The episodes described in this book are honest and told with little judgment. The reader can feel the heat of the jungle and the dread of encountering a foe that is greatly unlike the enemy faced by the fathers of the men who fought in Vietnam. Only by reading this book can a person hope to share in the experiences of a Marine Rifleman and those who fought with him through patrols, booby traps, conflicts with superiors, and the loves and hates of men who are thrown together from all parts of the country and expected to accomplish a given mission.
This book is written in a style that some might find to be disconcerting. This should not discourage a reader. This is one of those rare books that only by completing it and contemplating it can the reader internalize it and make it one's own. If someone lived in or grew up through these turbulent times then the style might be strikingly reminiscent of Procul Harum's undeclared anthem of the 60's, `A whiter shade of Pale.' The parts of this story which encompass a year in the war and hints of the struggles to `fit in' after the return home bombard the reader with fragments of a quilt. And as a person minutely examines a quilt, then backs up and looks at the whole, the feel and aim of this book can only be appreciated with the perspective of reflection after closing the back cover after reading the words of that most American of all bugle calls, `Taps' which is the reassuring lullaby that means a soldier is at peace.
This book comes highly recommended from an author who has a degree in English Literature and has won several awards for writing and analysis of literature. It is well worth the time to read and savor and remember.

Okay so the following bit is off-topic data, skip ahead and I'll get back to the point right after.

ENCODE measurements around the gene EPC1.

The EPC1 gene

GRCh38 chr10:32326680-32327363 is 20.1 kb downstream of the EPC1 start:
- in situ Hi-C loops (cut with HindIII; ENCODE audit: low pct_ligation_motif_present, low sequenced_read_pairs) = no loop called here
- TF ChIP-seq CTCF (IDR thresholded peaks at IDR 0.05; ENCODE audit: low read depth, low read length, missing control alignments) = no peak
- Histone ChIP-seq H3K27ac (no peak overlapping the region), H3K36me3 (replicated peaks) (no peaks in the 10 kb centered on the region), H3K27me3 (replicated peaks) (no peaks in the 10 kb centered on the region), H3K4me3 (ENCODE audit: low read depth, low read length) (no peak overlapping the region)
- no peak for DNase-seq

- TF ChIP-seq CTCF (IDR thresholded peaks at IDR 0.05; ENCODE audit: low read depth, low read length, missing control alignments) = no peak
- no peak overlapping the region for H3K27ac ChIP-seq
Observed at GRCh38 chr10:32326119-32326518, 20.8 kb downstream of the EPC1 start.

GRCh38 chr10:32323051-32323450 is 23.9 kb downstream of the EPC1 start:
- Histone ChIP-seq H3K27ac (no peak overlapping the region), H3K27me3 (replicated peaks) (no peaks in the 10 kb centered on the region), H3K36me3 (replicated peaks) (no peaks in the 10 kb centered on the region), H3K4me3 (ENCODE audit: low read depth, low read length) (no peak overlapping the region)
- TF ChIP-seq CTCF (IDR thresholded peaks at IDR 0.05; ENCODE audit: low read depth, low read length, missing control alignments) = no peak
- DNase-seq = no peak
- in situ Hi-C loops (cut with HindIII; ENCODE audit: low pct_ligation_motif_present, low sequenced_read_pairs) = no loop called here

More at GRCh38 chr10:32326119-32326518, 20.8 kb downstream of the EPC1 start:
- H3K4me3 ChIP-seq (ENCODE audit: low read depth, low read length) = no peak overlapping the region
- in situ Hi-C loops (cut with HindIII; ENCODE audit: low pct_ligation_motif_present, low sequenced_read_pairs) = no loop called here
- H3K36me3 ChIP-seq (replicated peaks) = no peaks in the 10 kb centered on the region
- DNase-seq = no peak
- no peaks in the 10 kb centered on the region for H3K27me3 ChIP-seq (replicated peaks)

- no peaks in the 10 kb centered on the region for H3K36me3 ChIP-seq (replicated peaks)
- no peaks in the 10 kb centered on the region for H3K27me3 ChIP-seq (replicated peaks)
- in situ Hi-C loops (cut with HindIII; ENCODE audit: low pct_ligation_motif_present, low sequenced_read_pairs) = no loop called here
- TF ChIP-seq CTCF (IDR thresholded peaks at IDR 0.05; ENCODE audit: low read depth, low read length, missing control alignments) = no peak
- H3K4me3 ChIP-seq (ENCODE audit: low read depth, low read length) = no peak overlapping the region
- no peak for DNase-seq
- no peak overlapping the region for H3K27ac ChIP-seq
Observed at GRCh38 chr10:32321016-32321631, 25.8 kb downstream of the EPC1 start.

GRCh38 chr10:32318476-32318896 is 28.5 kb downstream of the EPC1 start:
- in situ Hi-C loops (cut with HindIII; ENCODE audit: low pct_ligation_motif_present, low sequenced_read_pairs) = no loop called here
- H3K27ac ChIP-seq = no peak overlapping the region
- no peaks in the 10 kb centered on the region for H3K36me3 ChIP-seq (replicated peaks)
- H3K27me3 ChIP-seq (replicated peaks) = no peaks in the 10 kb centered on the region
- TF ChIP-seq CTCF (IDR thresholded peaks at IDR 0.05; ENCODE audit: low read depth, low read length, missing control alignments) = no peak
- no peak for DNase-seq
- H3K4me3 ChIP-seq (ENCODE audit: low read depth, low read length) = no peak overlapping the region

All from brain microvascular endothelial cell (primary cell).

|Review by Ms N.P Dougan, author of Vrolok.||
This is clearly a question about which the author of The Second Tour, Terry P. Rizzuti, has thought long and hard. The results of his deliberation are found within the pages of his stunning debut novel, a work in which readers discover an intriguing and compellingly fresh answer.
The Second Tour tells the story of Vietnam in fragmented, non-sequential visions from the perspective of Rootie, a low-level marine. He describes how he and his friends survived, how they lived, and how they died--although not necessarily in that order. By also giving readers brief glimpses of his life after Vietnam, he allows them to see the tremendous impact that serving in Vietnam for just thirteen months has had on his life.
Despite his descriptions of the hardships of war, Rizzuti does not make any moral judgements about the men who fought in Vietnam. Rizzuti tells his story in a frank and subtle manner that prevents him from using the clichés to which so many authors of his genre resort. His matter-of-fact, conversational style often makes readers feel as if they have wandered into a bar where a Vietnam veteran is telling his story by recalling bits and pieces of what he remembers--maybe showing them the odd letter that he wrote home while Bob Dylan songs play on the jukebox.
Rizzuti's style of writing completely captivates and intrigues his audience. As his story jumps decades, often within the span of several paragraphs, readers are frequently uncertain from which location or year the narrator is speaking as they read the initial line of any section. Although this may sound confusing or complicated to some potential readers, at no time do readers become overwhelmed, or does the novel become overly convoluted. Because Rootie's flawlessly flowing narrative links all the events together, it is of no consequence that the events are narrated out of sequence; in fact, such a style of narration only adds to the enjoyment of this refreshing take on a subject that has been often explored.
In short, The Second Tour's honesty, sincerity, and authenticity makes it clear from the beginning that this novel could only have been written by someone who was actually in Vietnam. Although a work of fiction, The Second Tour is based on events few have experienced, providing a fascinating insight into war and the boys who eventually become men when they are sent to fight it.
The Second Tour is not only an electrifying read for fans of the genre, but also a fitting epitaph for those who lost their lives far away from home.
|Author Contact Information||
Terry P. Rizzuti, 1523 Fish Hatchery Road, Estes Park, CO